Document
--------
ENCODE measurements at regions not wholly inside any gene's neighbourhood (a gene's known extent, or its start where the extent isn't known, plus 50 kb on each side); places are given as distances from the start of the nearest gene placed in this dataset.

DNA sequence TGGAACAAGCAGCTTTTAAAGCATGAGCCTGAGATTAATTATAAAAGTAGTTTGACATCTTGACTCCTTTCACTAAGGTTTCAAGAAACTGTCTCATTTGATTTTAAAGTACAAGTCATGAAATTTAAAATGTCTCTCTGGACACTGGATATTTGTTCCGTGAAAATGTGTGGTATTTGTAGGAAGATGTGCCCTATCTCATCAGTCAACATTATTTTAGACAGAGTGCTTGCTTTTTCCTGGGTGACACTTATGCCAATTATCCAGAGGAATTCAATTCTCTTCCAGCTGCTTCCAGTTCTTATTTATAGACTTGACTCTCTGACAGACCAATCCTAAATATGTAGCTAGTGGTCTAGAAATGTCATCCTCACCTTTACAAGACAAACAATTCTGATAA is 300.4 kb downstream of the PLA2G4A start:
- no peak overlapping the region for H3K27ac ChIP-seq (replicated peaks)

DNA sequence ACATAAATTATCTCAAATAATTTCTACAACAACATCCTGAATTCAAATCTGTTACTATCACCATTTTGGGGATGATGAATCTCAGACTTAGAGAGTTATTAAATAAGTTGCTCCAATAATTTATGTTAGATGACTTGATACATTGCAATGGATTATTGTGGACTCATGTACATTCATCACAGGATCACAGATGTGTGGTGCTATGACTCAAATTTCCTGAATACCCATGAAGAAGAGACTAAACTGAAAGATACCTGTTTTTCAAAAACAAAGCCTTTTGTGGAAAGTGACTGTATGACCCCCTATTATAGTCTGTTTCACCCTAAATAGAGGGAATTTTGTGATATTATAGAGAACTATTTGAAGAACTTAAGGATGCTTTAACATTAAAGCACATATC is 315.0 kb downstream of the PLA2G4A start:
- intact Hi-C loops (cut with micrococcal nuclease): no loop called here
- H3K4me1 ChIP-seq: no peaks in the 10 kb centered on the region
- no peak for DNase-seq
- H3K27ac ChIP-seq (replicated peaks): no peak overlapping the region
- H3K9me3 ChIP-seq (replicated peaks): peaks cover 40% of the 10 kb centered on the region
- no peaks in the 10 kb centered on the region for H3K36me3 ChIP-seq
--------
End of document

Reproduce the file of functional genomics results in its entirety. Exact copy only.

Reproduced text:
ENCODE measurements at regions not wholly inside any gene's neighbourhood (a gene's known extent, or its start where the extent isn't known, plus 50 kb on each side); places are given as distances from the start of the nearest gene placed in this dataset.

DNA sequence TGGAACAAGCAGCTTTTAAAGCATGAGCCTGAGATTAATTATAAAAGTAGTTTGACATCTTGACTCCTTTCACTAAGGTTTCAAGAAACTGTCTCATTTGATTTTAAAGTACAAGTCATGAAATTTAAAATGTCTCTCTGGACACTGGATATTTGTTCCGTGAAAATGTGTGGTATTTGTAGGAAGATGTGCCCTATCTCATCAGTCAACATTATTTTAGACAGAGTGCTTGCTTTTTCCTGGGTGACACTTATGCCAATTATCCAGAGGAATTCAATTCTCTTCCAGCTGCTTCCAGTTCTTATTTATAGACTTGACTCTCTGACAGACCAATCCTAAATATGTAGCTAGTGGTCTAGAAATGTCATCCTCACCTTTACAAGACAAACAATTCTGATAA is 300.4 kb downstream of the PLA2G4A start:
- no peak overlapping the region for H3K27ac ChIP-seq (replicated peaks)

DNA sequence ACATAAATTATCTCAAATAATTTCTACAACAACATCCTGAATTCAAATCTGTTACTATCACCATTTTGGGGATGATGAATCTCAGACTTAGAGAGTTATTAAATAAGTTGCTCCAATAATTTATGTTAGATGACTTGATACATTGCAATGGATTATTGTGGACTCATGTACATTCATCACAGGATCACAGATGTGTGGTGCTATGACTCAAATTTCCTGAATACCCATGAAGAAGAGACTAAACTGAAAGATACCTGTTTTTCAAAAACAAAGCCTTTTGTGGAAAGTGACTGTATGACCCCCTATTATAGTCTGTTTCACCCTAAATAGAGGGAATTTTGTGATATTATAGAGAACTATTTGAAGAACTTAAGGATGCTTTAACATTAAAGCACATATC is 315.0 kb downstream of the PLA2G4A start:
- intact Hi-C loops (cut with micrococcal nuclease): no loop called here
- H3K4me1 ChIP-seq: no peaks in the 10 kb centered on the region
- no peak for DNase-seq
- H3K27ac ChIP-seq (replicated peaks): no peak overlapping the region
- H3K9me3 ChIP-seq (replicated peaks): peaks cover 40% of the 10 kb centered on the region
- no peaks in the 10 kb centered on the region for H3K36me3 ChIP-seq